Other than some simple flashing LEDs this is my first Arduino project. I came up with an idea on the fly in this thread actually
) to build something that would play sounds and possibly flash LEDs when someone walks up to it or by it. I thought it might be difficult at first but this past weekend I decided to give it a go.
I started out with a cheap mp3 player:
The way it works is to turn it on you press and hold play for a little over a second to turn it on. It takes a few seconds to power up. Then it has all the standard buttons you would expect. Forward/Back, Volume, etc... I figured if I could bypass the play and forward button I could control it with the Arduino.
So I ripped it apart:
And lucky for me you can see in the next pic the 2 far right buttons are the play and forward track buttons. If they had been next to the battery it would have been a lot tougher.
Looking at the buttons I saw some open contacts that were not being used. Measured with a milti meeter to make sure they worked and they did.
I took some magnet wire (24 gauge I think) cause it was tiny and flexible and did my best to solder to the tiny contacts.
It took a lot of time and the solder joints were not very strong. 2 wires fell off and had to be reattached. Finally I bent them down and taped them in place to reduce the stress on them.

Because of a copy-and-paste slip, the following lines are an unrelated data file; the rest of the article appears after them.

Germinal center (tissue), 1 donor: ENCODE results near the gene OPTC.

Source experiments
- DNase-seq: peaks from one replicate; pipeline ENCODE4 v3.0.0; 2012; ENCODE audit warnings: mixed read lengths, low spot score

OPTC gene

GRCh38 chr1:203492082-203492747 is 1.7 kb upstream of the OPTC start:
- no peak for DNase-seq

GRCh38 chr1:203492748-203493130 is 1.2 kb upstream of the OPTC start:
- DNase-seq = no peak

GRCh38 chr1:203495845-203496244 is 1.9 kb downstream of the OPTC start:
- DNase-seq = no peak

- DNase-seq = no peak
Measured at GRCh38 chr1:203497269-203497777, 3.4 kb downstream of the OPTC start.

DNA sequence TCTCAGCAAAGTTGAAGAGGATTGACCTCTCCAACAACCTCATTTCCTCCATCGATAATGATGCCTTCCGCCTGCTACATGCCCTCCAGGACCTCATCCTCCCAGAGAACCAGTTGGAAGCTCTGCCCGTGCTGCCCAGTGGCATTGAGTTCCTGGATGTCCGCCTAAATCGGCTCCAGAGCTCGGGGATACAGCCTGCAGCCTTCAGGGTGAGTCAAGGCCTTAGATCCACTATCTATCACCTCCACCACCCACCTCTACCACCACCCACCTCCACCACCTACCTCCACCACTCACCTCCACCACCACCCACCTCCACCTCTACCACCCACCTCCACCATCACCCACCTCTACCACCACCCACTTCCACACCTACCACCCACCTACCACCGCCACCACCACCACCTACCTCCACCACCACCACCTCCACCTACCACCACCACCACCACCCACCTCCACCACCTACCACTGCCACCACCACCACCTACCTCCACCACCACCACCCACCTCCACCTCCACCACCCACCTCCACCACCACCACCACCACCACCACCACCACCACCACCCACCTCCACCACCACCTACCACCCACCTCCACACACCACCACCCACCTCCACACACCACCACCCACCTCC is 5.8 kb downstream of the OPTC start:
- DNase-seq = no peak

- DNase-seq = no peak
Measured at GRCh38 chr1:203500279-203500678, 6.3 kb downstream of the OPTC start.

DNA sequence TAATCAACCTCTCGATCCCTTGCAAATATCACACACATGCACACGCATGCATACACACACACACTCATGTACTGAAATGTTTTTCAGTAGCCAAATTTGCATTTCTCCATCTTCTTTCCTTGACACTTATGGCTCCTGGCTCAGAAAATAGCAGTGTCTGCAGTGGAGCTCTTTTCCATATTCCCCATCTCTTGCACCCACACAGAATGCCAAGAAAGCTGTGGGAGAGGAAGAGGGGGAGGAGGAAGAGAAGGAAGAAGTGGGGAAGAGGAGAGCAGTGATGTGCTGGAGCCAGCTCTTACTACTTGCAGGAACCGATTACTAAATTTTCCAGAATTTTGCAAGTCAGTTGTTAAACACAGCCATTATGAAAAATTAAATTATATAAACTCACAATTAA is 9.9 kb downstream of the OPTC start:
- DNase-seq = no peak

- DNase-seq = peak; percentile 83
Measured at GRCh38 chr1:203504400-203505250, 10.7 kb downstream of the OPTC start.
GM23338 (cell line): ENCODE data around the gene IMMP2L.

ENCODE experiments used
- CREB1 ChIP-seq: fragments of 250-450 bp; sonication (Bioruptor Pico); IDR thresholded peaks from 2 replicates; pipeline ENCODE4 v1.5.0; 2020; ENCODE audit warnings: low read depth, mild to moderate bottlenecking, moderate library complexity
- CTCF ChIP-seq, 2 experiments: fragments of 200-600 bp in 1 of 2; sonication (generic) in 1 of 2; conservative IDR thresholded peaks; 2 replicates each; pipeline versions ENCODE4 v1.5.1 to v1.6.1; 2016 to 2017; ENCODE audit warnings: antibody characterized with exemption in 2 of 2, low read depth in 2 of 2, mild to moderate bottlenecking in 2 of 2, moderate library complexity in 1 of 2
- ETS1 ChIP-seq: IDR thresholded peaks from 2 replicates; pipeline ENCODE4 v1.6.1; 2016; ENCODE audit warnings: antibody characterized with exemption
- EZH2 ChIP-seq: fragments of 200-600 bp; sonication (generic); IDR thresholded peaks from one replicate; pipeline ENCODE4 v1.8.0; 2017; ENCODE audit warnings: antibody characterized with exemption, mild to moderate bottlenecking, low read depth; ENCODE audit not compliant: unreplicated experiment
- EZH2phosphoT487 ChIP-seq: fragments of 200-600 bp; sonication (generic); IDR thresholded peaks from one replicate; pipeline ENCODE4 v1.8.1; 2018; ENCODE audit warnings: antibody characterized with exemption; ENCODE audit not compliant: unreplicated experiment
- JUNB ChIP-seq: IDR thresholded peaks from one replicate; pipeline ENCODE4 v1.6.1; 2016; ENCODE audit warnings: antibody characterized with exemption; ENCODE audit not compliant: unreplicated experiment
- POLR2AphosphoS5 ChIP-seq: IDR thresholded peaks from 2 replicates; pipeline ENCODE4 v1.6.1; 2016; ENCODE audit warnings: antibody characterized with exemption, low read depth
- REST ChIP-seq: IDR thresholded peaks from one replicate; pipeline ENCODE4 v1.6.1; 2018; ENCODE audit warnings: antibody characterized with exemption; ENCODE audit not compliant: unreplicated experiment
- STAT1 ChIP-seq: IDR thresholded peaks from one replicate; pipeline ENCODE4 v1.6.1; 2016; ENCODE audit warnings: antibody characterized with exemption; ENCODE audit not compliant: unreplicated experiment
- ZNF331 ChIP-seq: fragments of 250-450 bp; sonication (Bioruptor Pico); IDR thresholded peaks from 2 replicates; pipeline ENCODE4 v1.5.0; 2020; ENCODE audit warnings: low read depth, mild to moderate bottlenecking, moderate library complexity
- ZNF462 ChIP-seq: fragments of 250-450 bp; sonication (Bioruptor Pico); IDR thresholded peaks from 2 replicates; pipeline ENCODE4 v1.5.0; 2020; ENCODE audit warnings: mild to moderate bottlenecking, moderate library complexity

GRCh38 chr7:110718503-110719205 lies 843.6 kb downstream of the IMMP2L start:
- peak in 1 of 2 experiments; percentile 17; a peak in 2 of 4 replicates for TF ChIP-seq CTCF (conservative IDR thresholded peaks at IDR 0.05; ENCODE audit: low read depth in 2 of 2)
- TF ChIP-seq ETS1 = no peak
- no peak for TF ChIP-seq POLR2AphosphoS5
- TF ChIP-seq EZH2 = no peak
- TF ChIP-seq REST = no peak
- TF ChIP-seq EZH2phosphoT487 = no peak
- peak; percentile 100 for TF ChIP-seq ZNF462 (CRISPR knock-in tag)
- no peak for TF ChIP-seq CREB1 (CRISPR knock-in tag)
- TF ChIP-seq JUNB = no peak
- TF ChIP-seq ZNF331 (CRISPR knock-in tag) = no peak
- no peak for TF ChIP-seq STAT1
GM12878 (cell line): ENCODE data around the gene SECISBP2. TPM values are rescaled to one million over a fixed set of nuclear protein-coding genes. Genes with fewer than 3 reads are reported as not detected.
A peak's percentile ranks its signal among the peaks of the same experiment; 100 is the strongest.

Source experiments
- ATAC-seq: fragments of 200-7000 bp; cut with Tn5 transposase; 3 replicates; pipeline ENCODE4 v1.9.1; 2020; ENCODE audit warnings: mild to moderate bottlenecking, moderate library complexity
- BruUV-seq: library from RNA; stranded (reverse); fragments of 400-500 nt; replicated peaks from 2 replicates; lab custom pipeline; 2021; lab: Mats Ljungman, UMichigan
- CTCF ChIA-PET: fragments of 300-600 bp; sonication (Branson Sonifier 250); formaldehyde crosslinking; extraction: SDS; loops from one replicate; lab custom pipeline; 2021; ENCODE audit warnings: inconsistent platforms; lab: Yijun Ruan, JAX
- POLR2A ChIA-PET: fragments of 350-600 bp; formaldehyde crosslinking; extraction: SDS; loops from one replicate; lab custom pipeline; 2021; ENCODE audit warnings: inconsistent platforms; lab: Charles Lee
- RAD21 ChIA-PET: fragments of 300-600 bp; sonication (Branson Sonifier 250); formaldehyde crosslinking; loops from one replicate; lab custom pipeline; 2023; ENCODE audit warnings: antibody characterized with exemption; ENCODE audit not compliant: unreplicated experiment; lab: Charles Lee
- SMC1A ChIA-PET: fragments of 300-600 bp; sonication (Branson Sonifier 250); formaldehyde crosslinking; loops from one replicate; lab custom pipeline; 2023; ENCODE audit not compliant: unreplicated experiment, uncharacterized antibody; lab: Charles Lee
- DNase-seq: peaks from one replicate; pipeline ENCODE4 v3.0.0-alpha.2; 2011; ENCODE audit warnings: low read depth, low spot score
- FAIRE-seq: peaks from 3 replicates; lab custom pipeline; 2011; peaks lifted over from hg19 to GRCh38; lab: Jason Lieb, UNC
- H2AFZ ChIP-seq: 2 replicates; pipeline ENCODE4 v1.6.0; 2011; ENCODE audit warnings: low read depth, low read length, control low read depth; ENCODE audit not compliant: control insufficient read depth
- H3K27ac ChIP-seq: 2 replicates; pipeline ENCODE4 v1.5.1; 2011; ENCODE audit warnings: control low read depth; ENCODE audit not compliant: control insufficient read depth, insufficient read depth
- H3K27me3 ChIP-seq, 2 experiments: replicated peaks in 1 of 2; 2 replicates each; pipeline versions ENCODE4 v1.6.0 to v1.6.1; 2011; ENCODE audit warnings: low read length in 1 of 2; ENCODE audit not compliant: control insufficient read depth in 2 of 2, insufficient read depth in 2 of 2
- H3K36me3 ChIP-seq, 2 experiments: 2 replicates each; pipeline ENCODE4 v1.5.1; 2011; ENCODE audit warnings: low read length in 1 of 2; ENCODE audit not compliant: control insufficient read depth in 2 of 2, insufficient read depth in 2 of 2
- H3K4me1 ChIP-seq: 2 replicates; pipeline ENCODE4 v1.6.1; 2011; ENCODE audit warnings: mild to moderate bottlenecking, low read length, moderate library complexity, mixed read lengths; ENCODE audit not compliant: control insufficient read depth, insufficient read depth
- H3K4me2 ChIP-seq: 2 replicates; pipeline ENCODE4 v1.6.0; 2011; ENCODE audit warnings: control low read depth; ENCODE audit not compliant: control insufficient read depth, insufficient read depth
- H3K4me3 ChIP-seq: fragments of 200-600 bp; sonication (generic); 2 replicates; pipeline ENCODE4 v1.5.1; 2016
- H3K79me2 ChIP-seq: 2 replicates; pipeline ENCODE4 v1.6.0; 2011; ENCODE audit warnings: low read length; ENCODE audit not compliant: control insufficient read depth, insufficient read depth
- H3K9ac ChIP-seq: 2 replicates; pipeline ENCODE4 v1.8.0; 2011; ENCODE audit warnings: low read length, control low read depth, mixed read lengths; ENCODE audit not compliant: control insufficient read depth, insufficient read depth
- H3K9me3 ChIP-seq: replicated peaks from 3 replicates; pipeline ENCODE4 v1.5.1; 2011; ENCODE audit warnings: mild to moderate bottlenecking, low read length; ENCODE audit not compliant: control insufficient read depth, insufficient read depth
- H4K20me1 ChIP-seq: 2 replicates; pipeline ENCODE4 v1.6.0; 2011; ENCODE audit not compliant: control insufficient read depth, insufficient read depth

Even after this the far left one fell off and had to be redone but I think they're all pretty good now.
I hooked it up to a breadboard with buttons to test it out. WARNING: Very boring video <a href="http://www.biocow.com/arduino/mp3hack/1.MOV
" target="_blank">here</a>. (Takes a bit to load.)
Next I moved to the Arduino with protoboard. Got some 2n2222a transistors and various resisters and tried to hook it up but I couldn't get it to work. I hooked up an LED and the Arduino would make that work but I couldn't make them switch the mp3 player on or forward the tracks. It dawned on me later that I wasn't using a common ground and that was probably my problem. But I figured finding ground on the player would be difficult. Instead I opted for relays. I went to my local electronics surplus store (Halted Electronics) and picked up these relays.
Got it wired up right and it worked flawlessly.
I wrote a little code and got it running in a loop:
Forward a random # of tracks
I had also ordered some Sharp IR sensors so next I plugged that in and added some code. I honestly thought that would be the hardest part but I had that working in about 10 minutes.
Here is the whole setup:
I'll post the code in the next post.